Let's face it: Some kids just need more choices in life. Lots of parents claim to have a picky eater. I actually have one. Making any meal for my 3-year-old is a chore, but lunch is especially tough. There's just no way to tell at seven in the morning what he's going to want to eat at noon. Many days last year his teacher at daycare would have to tell me that the little one didn't eat anything at all or only picked through his lunch. In November, she suggested getting him a bento box to hold lots of different foods instead of just one. It sounded like a great idea since I had long since given up on controlling exactly what he ate during the day and was far more concerned that he eat something healthy. But it also sounded like an idea that could potentially make things more complicated. How would packing more food be less troublesome?
I was browsing Amazon.com
for gifts during the holiday season when I spotted the Goodbyn. It was advertised as a good-for-the-planet lunchbox that eliminated the need for disposable packaging, was BPA free, and could go in the dishwasher. But I'll admit my first thought was simply, "compartments!" Let's face it, the Goodbyn was probably as "bento" as I was going to get. So after a few more days of stalking, gazing, and figuring, I bought it in green. (I see that they now have blue, too. Dern it!) It was 29.95 with free shipping. I love Amazon.
When the Goodbyn arrived, I immediately put it to work - actually packing my son's lunch that night (not scrambling the next morning). I'd made the decision to pack only healthy things because with all these choices my preschooler would eat something, I just wouldn't know exactly what. I made a peanut butter and jelly sandwich (that's actually a soy nut butter and Polaner All-Fruit on whole wheat), wrapped it and put it in the compartment shaped like a sandwich. Then I filled the juice container with Motts-for-Totts and tossed in a cheddar cheese stick, some sliced apples, a container of yogurt and a handful of veggie crackers. It was a pretty quick process and I reminded myself that I wasn't making a meal, I was providing (fairly) healthy choices. I sealed the Goodbyn and popped it into the refrigerator, happy that I'd fixed lunch without the pressure of coming up with the one perfect thing that might be eaten at daycare. I couldn't wait until that evening when we got the lunchbox back. I ripped into it to see what was left and just about everything was gone. Weeks later, my son is still eating better than he ever has at daycare and I can say that I highly recommend the Goodbyn. It really has saved my sanity and it's always easy to use no matter what I have in the house. I can pack leftovers, fruit, cheese, cold cuts, pudding, soup - just about anything - and something will be eaten.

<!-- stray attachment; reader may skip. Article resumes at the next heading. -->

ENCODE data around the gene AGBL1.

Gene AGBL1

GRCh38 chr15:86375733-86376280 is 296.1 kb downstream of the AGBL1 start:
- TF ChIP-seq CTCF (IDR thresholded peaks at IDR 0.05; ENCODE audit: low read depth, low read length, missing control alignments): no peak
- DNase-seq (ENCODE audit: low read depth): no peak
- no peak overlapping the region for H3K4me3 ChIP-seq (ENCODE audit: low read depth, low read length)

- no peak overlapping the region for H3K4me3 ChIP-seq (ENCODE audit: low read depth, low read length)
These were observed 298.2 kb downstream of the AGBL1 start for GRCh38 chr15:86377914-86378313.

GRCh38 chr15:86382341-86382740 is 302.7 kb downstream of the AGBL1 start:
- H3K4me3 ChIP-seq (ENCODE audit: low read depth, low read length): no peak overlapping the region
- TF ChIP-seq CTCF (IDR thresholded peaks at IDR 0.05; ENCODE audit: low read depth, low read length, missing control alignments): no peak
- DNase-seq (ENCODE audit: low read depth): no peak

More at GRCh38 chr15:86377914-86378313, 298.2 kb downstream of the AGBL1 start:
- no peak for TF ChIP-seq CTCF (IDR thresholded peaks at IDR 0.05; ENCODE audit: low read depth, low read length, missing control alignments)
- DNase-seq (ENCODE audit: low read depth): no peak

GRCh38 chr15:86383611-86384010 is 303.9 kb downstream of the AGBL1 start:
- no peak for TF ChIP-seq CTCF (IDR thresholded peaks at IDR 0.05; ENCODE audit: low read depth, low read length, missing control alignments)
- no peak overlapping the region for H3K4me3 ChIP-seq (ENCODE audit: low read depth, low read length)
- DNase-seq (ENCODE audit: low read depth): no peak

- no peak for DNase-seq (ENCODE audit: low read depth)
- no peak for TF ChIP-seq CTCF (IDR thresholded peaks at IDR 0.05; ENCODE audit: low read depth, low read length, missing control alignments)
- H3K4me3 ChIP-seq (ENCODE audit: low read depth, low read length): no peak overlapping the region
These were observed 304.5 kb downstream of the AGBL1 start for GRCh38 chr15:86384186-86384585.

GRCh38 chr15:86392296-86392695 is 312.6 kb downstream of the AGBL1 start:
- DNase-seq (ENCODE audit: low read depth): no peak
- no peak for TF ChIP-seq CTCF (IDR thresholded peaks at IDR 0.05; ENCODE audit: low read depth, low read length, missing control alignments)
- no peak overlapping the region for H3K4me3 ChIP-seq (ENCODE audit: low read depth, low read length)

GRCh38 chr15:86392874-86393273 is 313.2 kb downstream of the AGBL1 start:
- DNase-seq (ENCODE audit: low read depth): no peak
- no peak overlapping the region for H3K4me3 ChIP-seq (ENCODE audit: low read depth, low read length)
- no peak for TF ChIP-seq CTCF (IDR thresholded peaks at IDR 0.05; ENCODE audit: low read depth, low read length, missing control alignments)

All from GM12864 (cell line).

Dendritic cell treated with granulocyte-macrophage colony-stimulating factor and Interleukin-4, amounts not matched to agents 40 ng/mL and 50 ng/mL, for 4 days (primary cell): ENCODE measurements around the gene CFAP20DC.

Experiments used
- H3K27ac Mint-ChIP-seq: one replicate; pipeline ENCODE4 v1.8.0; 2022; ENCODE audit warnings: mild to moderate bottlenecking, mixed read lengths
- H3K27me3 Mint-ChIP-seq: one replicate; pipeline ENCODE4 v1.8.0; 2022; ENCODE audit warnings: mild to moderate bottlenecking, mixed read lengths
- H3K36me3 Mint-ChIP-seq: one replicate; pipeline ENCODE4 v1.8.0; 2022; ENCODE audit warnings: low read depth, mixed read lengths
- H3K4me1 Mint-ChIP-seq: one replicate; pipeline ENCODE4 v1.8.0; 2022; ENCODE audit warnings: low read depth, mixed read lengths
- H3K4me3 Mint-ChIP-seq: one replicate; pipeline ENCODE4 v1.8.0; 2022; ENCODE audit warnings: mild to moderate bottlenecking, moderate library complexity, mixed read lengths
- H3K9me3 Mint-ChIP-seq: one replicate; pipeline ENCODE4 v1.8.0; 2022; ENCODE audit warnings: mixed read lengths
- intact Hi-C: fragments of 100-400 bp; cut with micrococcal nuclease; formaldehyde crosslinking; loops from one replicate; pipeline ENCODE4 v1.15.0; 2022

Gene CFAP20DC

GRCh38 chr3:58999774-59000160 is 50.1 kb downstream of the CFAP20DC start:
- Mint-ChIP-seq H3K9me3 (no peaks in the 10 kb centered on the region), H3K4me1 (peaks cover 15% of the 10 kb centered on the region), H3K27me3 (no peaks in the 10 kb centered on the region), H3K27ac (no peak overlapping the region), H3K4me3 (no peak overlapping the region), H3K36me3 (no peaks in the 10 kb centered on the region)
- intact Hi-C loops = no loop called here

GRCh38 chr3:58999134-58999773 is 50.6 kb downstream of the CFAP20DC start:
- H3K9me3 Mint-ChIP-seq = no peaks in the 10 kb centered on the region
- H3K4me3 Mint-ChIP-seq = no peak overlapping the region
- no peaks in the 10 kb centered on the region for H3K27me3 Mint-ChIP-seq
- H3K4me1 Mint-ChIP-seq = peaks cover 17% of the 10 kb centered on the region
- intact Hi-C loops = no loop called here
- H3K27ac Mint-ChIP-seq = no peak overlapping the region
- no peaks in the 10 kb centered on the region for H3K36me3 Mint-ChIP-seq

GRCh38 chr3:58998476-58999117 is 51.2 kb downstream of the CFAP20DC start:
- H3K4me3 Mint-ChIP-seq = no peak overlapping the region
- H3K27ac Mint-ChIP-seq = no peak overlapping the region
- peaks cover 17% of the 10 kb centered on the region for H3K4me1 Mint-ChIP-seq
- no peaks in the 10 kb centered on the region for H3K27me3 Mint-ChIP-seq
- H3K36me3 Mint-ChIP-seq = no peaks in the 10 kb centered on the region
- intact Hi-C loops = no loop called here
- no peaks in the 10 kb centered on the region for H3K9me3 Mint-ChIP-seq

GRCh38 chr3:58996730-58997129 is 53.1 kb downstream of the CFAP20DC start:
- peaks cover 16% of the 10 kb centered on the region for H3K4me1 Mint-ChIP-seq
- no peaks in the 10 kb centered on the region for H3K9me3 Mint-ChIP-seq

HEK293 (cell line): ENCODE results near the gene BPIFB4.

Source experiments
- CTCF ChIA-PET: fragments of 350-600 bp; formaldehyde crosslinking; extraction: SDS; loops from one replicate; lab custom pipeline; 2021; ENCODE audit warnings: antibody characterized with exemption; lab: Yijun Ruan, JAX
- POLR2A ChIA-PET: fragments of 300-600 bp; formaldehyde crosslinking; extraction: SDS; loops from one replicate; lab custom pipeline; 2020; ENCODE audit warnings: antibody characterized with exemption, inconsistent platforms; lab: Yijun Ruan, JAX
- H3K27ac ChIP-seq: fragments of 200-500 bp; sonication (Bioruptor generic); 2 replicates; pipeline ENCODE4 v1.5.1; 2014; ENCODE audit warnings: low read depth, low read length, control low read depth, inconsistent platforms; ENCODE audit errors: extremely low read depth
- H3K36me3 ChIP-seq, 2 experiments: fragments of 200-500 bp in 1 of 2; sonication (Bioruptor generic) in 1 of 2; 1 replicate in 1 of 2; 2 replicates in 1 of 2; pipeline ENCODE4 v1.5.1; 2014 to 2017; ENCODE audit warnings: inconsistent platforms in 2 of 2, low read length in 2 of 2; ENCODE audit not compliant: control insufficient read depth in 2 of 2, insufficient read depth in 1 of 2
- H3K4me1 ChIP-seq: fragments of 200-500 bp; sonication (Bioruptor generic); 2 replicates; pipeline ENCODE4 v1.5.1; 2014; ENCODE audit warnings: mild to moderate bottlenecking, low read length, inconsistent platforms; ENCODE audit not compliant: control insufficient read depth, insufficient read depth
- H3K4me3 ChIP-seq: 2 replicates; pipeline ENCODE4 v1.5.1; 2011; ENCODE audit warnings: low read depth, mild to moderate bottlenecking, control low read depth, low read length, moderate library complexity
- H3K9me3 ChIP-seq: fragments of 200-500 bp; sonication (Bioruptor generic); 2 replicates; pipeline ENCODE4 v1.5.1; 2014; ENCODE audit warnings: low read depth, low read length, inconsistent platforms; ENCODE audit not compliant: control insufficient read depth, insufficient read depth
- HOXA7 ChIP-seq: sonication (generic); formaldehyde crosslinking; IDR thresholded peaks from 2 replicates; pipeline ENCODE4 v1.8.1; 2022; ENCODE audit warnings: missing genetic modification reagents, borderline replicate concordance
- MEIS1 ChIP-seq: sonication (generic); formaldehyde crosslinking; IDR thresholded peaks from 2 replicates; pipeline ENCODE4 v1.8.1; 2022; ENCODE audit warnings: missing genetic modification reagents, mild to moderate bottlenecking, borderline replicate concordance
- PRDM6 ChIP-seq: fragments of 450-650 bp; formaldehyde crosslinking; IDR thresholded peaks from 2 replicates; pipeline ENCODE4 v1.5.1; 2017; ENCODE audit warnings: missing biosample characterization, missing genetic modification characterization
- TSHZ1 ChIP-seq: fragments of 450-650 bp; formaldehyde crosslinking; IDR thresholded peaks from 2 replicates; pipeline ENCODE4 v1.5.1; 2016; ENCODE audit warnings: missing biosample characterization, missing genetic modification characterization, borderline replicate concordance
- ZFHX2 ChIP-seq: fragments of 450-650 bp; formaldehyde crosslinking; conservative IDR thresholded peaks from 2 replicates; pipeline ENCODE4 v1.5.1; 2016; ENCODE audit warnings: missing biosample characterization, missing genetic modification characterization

Now, here are some things you should know if you're in the market for a bento-ish lunchbox like this one: Sue me, but I still use a small amount of disposable packaging such as sandwich bags, because it keeps the lunchbox nice and clean. Working on that part. Also, the Goodbyn is slightly larger than most lunchboxes, but it still fits in the backpack. I see that the website shows children carrying it by its handle, which is very very cute, but we're trying to cut down on the number of items we carry to the car. Also, closing the lunchbox is a lot like closing Tupperware, but we've had no problem at all keeping it closed. Once it sealed, it's sealed. But what your little ones will probably appreciate is that the Goodbyn comes with two big rolls of stickers so they can "decorate" their new lunchboxes as they see fit.
Read more about the Goodbyn Lunchbox here.. If you have any other lunchtime ideas for toddlers or preschoolers, please share them with us by clicking on comments!
I can't really answer that question myself, but hopefully we can all wind up with photos of ourselves on a blog like "My Parents Were Awesome" one day. It celebrates the "coolness" of parents before they were parents through pictures sent in by adult children. Here are some faves: